March 31, 2009

Rob shouldn't criticize "redskins"?!

In Wassegijig Doesn't Respect "Redskins," reader Kalisetsi took me to task (again) for criticizing a Native:I often wonder why someone apparently so concerned that Native peoples be treated with proper respect would continually spend so much time writing about issues of Native identity, authenticity, and what we choose to call ourselves.Because they're key issues, obviously. And because they're inextricably entangled with the other issues I address. It would be impossible to write clearly on many Native subjects if I didn't address these issues.
In this case, my issue is not the magazine title "Redskin," but the propriety of you as a non-Native putting down Natives who choose for their own reasons to stand behind that name and use it however they want.Well, my issue is the magazine title "Redskin." Why don't you tell us where you stand on that? If you think it's a good idea, then we'll discuss it. If you don't think it's a good idea, then what's the problem with my agreeing with you?
Clearly, many well-known Natives have associated themselves with Redskin magazineAppearing in the magazine doesn't necessarily mean endorsing the title. As I said before, someone may feel that the good of promoting their art or cause outweighs the bad of appearing in a magazine named "Redskin."
are you really ready to say they are all ignorant?No, and I haven't said that in the past. What little I've said about the people appearing in the magazine includes this:I know all about Irene Bedard and Nathaniel Arcand, since I report on them frequently. Are they "traitors" for appearing in the magazine? "Traitors" isn't the word I'd use, but it's a legitimate question. Should they (and you) tacitly endorse the "Redskin" name and concept by appearing in the magazine?Who can judge "redskins"?And that you, as a non-Native, are a better judge of the word "Redskin" than Native people themselves?Here's where you're sadly mistaken. I must've explained myself half a dozen times, but I'll do it once more so you can't miss it.

The word "redskins" doesn't offend me personally. I have no strong feelings about it. My position reflects only what I've read and heard from thousands of Native sources.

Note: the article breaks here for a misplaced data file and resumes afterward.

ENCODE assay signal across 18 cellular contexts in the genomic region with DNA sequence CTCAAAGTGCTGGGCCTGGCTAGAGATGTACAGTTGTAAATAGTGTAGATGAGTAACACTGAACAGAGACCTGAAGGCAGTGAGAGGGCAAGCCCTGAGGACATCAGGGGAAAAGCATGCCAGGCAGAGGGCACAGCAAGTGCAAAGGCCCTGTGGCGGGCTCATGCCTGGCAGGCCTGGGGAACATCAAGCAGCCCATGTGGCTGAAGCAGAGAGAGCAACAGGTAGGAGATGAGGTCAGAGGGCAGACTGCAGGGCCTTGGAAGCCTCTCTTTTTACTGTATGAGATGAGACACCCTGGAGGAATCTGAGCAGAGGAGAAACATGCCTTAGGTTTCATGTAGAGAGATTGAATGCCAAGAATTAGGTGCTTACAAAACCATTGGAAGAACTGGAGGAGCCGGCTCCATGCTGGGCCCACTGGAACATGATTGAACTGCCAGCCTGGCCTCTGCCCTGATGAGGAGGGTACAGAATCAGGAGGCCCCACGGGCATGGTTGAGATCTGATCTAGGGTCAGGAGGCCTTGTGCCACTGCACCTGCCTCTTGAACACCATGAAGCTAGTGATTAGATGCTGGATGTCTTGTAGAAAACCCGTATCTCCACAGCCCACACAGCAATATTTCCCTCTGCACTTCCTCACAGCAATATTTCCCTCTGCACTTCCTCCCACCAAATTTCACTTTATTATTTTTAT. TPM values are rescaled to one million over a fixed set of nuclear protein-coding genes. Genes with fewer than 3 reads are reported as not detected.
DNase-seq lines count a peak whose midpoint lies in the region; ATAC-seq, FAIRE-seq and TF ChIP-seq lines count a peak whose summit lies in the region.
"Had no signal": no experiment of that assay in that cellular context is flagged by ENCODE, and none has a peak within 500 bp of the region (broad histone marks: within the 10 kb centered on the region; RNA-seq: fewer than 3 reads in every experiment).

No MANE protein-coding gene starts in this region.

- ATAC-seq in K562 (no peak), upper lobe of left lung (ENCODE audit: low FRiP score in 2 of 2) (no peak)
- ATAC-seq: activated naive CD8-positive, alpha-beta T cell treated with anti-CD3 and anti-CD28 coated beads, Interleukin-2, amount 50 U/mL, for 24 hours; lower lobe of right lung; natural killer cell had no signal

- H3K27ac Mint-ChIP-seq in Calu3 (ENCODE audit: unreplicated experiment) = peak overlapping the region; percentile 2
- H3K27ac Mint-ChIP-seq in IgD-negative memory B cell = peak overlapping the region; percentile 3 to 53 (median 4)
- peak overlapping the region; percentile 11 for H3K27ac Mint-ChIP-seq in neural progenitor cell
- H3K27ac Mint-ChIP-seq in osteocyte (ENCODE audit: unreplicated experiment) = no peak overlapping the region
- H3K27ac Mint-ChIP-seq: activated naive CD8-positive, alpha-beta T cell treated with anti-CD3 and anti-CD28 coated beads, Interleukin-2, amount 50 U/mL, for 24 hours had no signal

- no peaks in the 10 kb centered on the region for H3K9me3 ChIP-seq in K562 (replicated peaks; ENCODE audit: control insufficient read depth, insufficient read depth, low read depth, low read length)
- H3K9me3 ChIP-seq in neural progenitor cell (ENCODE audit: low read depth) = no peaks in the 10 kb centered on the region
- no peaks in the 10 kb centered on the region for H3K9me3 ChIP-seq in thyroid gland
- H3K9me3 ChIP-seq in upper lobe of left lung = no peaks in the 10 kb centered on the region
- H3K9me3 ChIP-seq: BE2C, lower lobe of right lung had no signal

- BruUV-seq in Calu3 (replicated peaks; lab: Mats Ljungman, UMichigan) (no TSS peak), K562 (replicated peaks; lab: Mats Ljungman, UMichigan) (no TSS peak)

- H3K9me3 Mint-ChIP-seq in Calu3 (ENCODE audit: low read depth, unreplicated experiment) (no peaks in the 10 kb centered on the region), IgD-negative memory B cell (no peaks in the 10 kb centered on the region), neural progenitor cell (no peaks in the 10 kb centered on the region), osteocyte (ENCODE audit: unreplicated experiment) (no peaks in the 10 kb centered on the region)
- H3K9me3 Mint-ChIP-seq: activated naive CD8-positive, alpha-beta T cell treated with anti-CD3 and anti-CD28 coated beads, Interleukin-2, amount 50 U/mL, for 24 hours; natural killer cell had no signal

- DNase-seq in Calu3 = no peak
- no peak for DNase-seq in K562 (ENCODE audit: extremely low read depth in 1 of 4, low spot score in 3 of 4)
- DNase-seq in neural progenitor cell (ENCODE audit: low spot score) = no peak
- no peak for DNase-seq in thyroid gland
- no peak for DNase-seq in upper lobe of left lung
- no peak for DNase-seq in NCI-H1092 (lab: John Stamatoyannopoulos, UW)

If the Native population were to "reclaim" the word "redskins" and declare that it no longer offended them, I'd be happy to support that outcome. Until that happens, I support the present situation. That position is that most Natives consider "redskins" an ethnic slur.

Repeat: I'm not imposing my belief on Natives. I'm reflecting what most Natives believe. If you disagree with these Natives, go argue with them. Quit wasting your time and mine when Native leaders throughout the country are trying to eliminate team names and mascots they consider offensive.

In short, your assertion that I don't understand or sympathize with what most Natives think and feel is flatly wrong. You may not understand or sympathize with them on this issue, but I do.Do you not see the irony, hypocrisy, and assumed privilege on your part when you talk down to us Natives and try to "enlighten us" as to how our own grandparents were treated?"Talking down" is your opinion only. It isn't worth much when you don't cite and quote what you're talking about.

I don't recall ever saying how anyone's grandparents felt about anything. The only irony I see here is your making up stuff about me and then taking some imaginary high road about it. Nice trick if you can get away with it.

Who speaks for Natives?

Let's note a few more facts. You and Wassegijig come from two widely separated Native cultures. There are thousands of Native cultures in North America that you two don't belong to. As far as I'm concerned, neither of you is qualified to speak for all Natives--to tell me how should I deal with them.

Moreover, "redskins" isn't a term particular to one Native culture. It isn't a matter of private or sensitive cultural lore. It's an ethnic slur applied to Natives in general. When it comes to a question of English word usage, anyone can judge the issue as well as you can.